Local agencies are rolling out a survey for students, teachers and parents to determine if Cumberland County’s workforce difficulties may be, in part, psychological.
The Cumberland Area Economic Development Corp., Leadership Cumberland and several local education institutions will gather data on attitudes toward skilled trades and the perception of the county’s job market.
The survey will be distributed to students, teachers and parents in the fifth, seventh, and 11th grade levels at Cumberland Valley, West Shore and Carlisle Area School Districts, as well as the Carlisle Center for Careers and Technology and the Cumberland-Perry Area Vocational-Technical School.
“The main idea is asking ‘what do [respondents] consider a good-paying job? What do they consider a good career,’” said Laura Potthoff, CAEDC business and workforce development manager.
The study will help identify if a stigma still exists toward high-performing students going into the trades, as opposed to a college education path, despite the declining wage advantage of a college education.
Results of the study will help local business and education leaders develop skilled trades curriculum, particularly focused on health care, advanced manufacturing and heavy equipment operation and maintenance — the three employment areas where Cumberland County has the biggest labor deficit, Potthoff said.
CAEDC will host a roundtable Thursday with its business and education partners on heavy equipment programs, which are being coordinated through Cumberland Valley School District, Cumberland-Perry Vo-Tech and Harrisburg Area Community College.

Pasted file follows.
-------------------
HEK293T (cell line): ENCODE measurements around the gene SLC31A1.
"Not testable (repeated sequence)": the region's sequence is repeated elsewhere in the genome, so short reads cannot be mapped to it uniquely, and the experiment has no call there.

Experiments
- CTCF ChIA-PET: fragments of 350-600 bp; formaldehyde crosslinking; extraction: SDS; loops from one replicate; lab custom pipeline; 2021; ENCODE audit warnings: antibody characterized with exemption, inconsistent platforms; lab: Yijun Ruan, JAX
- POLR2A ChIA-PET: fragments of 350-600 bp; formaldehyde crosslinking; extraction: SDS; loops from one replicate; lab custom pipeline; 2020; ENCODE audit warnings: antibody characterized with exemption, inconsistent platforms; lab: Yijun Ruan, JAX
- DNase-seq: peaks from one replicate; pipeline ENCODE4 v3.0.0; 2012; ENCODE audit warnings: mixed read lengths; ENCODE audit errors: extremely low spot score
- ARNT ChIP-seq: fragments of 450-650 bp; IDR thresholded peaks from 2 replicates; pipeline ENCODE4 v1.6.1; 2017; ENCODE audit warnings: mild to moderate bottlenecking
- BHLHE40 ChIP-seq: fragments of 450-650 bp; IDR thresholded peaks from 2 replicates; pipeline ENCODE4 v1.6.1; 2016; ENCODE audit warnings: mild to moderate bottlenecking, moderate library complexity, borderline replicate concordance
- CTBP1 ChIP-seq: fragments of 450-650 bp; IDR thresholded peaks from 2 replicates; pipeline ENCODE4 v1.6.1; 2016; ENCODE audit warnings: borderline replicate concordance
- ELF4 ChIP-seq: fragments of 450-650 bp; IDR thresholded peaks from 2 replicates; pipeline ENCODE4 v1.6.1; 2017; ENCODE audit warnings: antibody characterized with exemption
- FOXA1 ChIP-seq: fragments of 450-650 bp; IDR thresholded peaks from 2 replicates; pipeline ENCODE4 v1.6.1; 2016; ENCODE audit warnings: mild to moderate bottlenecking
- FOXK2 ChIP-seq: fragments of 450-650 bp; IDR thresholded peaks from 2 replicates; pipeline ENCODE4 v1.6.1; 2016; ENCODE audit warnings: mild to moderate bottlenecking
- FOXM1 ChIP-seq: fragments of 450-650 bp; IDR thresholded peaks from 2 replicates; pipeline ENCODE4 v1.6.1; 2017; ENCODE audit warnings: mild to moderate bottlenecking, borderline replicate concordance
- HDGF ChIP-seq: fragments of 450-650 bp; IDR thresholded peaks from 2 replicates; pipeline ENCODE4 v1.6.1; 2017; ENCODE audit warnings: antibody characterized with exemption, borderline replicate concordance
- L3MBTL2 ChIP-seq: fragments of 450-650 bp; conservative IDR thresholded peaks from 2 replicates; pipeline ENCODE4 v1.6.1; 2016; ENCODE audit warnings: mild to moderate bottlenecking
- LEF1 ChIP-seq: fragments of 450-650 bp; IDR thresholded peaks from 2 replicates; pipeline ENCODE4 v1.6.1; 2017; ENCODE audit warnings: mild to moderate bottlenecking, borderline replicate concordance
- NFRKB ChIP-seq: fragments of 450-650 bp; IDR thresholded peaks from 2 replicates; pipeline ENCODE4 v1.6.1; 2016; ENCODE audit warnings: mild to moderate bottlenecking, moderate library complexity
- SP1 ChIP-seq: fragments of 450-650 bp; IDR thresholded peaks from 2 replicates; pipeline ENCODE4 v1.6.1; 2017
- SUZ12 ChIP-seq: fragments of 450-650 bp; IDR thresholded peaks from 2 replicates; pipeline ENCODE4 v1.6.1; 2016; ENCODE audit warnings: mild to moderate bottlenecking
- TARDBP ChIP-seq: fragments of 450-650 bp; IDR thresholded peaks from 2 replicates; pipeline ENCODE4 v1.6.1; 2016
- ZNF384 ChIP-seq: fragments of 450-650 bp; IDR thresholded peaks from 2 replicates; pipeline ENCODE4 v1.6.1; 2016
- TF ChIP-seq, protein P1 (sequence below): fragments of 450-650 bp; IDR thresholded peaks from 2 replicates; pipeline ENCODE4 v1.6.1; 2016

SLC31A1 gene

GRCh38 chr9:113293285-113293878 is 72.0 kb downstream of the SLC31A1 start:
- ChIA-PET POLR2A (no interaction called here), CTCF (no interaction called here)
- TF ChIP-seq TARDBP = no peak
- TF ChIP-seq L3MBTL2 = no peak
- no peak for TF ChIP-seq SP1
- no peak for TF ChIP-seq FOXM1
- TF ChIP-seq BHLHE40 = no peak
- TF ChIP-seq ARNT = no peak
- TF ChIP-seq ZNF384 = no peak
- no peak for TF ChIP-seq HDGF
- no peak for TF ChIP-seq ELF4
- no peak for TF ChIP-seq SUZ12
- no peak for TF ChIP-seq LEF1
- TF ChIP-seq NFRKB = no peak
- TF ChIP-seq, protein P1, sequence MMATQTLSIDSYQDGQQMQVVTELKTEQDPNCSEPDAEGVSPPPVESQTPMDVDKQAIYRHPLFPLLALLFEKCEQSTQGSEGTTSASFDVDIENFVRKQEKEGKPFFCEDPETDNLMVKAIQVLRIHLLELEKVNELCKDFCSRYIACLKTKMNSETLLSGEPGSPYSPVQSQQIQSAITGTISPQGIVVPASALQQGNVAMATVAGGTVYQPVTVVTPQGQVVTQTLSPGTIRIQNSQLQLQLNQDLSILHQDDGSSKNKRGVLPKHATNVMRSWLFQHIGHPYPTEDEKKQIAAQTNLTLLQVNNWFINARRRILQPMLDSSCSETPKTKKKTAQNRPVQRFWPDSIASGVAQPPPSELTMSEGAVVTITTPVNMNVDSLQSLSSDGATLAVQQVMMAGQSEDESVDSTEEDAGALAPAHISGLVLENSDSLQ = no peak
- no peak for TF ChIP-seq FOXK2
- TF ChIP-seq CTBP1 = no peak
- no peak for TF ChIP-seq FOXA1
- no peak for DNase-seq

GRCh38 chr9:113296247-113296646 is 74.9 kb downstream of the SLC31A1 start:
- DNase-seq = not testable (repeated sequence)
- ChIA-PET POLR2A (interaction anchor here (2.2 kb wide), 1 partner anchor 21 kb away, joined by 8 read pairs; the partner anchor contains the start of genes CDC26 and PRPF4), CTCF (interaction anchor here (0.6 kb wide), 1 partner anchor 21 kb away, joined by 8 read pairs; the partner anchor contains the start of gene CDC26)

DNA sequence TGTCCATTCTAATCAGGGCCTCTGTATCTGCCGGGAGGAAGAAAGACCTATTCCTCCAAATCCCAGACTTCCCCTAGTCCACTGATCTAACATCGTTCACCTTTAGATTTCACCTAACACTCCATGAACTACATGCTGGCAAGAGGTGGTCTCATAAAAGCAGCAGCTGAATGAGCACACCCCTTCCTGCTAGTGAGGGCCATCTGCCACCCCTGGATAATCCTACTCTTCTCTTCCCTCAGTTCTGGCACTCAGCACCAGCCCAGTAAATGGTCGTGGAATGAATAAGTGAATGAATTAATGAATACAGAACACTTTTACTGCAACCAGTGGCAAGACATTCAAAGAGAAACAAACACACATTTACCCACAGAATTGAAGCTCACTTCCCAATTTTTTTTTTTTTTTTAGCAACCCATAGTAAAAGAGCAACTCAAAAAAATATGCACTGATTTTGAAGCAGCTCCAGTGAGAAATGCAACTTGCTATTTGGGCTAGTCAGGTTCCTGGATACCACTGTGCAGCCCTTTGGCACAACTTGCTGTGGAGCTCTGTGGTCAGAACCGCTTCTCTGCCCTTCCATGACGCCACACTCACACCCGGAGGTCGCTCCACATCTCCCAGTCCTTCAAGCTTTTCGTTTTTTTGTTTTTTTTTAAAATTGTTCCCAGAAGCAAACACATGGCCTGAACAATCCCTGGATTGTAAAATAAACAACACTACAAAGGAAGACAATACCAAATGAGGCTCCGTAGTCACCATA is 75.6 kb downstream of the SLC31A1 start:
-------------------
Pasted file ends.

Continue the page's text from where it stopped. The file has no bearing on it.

“We’re putting together a program and building a program so that when students graduate from CV, and if they don’t want to go to college, they can get $50,000 or $60,000 per year jobs,” Potthoff said. The program will also offer advanced training through a pre-apprenticeship program at Cumberland-Perry Vo-Tech, and a final apprenticeship program at HACC.
Business recruiters have told CAEDC that even workers with the basic industry and Occupational Safety and Health Administration certifications for heavy equipment operation and repair are hard to come by, Potthoff said.
Cumberland County, perhaps even more than the rest of the country, has struggled with a lack of skilled labor as demand for workers has grown.
Like most of the nation, the county has seen steady growth in its total jobs since 2011, with 2016 private-sector employment averaging over 116,000, as opposed to just over 103,000 at the trough of the recession in 2010. Cumberland County’s unemployment rate has also dropped from 6.8 percent at the height of the recession to 4.1 percent in 2016.
But at the same time, businesses have complained about a chronic shortage of skilled labor, even as they have increased wages for such positions relative to other jobs.
A Brookings Institution study, looking at wage data from 2010-15, found that the Harrisburg-Carlisle metro census region had one of the most economically divergent outcomes during the recession and recovery. Average pay per worker increased 5.9 percent in the Harrisburg-Carlisle region from 2010-2015, Brookings found. But median wages dropped 1.6 percent, and the number of Midstate residents earning less than half that median grew 5.3. percent, indicating that new jobs or workers added during the five year span were disproportionately on the low end of the pay scale.
Census data also shows that high school grads in the Midstate saw median wages decline 3 percent since the recession, and college grads lost 2.5 percent. Those with associates or technical education, however, saw median wage gains of 2.2 percent.